Transport fares remain unchanged since the January 4, when petroleum products price increased from 18 to 27 percent.
The increase was occasioned by the passage of the Energy Sector Levy (ESL) by Parliament in December 2015.
The Ghana Private Road Transport Union (GPRTU) had announced plans to increase transport fares following the increase but as at yet, prices remain the same.
Many commuters questioned the increases as they claimed that there has been a drastic drop in crude prices on the international market.
Mr Kumson, a driver at Dansoman, said the price hike is really a problem to them since so much is often spent to keep their vehicles in shape.
Mr Owureku, a commuter, said the recent hike in utility and fuel prices would have an effect on food prices and the cost of living would go higher.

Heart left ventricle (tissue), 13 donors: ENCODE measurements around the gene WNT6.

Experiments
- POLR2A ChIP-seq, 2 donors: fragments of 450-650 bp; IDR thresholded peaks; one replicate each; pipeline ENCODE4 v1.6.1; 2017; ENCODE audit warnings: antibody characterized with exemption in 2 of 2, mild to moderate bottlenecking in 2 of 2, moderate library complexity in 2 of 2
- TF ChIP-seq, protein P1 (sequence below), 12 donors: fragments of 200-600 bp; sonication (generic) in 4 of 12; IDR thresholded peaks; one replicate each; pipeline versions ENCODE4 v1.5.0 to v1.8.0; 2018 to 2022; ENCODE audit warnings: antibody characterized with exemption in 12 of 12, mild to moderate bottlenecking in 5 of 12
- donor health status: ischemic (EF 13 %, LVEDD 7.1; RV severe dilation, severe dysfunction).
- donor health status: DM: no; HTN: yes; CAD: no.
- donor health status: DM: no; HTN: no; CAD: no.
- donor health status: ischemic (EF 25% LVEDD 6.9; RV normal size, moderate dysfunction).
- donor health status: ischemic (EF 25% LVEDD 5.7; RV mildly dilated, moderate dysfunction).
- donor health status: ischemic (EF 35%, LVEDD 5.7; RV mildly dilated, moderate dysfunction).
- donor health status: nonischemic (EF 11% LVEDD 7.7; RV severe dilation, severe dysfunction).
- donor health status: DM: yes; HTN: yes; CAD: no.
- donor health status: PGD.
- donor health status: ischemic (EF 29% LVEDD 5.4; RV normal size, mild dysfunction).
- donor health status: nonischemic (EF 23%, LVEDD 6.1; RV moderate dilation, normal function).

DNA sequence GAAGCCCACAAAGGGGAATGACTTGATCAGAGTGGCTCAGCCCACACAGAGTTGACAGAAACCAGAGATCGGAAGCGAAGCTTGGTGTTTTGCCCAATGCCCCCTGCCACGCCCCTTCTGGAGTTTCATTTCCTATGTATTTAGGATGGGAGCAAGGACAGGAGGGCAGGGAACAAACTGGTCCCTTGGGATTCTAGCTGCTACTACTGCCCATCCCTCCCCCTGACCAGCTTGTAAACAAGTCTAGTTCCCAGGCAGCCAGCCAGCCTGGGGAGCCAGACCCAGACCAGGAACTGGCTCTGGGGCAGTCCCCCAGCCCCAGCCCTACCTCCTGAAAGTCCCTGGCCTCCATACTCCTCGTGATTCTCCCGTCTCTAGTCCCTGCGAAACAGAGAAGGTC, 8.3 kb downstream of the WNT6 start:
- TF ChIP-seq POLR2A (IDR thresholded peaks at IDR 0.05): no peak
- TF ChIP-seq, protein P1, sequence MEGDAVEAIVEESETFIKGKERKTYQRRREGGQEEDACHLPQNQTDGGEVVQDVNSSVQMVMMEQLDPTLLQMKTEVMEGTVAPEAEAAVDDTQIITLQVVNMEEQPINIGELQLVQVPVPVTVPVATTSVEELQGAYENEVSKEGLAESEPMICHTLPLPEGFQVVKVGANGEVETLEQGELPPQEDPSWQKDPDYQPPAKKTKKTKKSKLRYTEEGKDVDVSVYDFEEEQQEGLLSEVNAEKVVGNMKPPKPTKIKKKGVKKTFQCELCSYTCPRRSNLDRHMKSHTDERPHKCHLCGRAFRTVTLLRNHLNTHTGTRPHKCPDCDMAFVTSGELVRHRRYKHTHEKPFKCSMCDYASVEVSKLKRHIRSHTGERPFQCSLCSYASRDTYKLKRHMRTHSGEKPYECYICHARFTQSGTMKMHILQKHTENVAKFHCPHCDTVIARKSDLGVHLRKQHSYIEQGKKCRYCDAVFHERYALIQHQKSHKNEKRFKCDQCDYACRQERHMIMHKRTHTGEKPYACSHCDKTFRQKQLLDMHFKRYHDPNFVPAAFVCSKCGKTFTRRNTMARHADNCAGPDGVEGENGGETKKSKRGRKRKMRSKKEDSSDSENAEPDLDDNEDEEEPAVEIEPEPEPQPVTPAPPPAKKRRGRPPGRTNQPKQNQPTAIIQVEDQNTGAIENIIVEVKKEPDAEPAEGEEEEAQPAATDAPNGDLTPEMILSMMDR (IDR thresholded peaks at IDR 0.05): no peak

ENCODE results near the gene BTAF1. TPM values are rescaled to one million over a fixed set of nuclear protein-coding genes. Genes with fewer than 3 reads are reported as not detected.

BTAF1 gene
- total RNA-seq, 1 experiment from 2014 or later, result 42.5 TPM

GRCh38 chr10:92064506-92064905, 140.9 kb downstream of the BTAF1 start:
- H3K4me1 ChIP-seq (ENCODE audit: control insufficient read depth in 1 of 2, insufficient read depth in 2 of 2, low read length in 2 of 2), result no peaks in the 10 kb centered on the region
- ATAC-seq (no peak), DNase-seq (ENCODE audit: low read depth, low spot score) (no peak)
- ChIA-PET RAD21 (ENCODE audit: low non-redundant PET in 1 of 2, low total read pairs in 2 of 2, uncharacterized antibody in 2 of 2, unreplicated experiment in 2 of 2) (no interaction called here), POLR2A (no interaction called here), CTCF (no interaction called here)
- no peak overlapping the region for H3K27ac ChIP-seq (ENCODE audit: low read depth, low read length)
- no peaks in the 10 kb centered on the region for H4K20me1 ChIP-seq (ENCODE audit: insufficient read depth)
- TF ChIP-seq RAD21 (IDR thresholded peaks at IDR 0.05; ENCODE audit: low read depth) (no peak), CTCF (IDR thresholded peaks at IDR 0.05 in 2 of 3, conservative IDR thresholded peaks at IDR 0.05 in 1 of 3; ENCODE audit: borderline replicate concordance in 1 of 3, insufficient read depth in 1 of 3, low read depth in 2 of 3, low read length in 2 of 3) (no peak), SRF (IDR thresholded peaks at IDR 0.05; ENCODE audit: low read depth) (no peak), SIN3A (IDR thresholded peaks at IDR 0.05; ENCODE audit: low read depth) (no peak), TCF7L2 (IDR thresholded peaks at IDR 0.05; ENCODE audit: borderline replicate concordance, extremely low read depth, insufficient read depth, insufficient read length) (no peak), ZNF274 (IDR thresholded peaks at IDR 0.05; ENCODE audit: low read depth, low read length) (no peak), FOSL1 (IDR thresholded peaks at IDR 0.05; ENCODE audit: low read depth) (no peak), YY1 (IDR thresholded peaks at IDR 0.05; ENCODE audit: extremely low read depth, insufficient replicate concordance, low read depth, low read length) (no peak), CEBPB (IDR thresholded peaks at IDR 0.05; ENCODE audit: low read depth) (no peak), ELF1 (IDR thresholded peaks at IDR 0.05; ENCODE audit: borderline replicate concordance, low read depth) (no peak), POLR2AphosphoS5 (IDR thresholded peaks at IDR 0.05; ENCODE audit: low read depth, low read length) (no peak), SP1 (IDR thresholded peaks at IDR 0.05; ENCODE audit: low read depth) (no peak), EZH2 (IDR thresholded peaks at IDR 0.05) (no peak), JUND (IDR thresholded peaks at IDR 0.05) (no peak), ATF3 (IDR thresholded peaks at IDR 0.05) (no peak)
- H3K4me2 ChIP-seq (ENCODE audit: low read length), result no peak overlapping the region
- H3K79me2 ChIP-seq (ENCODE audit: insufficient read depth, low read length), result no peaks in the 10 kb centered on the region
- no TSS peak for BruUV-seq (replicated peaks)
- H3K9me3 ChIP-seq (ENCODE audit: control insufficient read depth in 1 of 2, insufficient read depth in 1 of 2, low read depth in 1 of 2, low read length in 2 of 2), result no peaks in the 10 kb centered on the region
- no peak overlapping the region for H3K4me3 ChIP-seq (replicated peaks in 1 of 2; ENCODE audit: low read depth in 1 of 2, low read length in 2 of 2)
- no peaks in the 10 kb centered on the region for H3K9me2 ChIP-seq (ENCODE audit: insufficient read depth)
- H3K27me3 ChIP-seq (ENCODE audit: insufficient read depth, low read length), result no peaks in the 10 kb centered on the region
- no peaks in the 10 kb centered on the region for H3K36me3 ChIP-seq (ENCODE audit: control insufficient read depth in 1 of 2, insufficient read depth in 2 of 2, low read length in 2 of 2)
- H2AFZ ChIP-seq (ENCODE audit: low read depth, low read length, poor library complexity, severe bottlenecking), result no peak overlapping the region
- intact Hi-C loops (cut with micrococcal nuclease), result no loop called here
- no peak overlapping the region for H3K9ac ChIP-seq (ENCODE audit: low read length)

Mr Kakraba, a taxi driver, said he will be very grateful to government if fuel prices are lowered as currently a gallon of petrol is now GHC15.59 and a gallon of diesel is GHC14.76.
Meanwhile, the Ghana Road Transport Coordinating Council (GRTCC) has appealed to drivers to be patient as the council looks at an upward review of transport fares.
Transport unions in the country met with officials of the Ministry of Transport on Thursday in an attempt to review transport fares following the increment of fuel prices.
The announcement of an upward review in transport fares was subsequently rescheduled in anticipation of an increase in road tolls.
However, reports suggest that some commercial drivers have already increased their fares.
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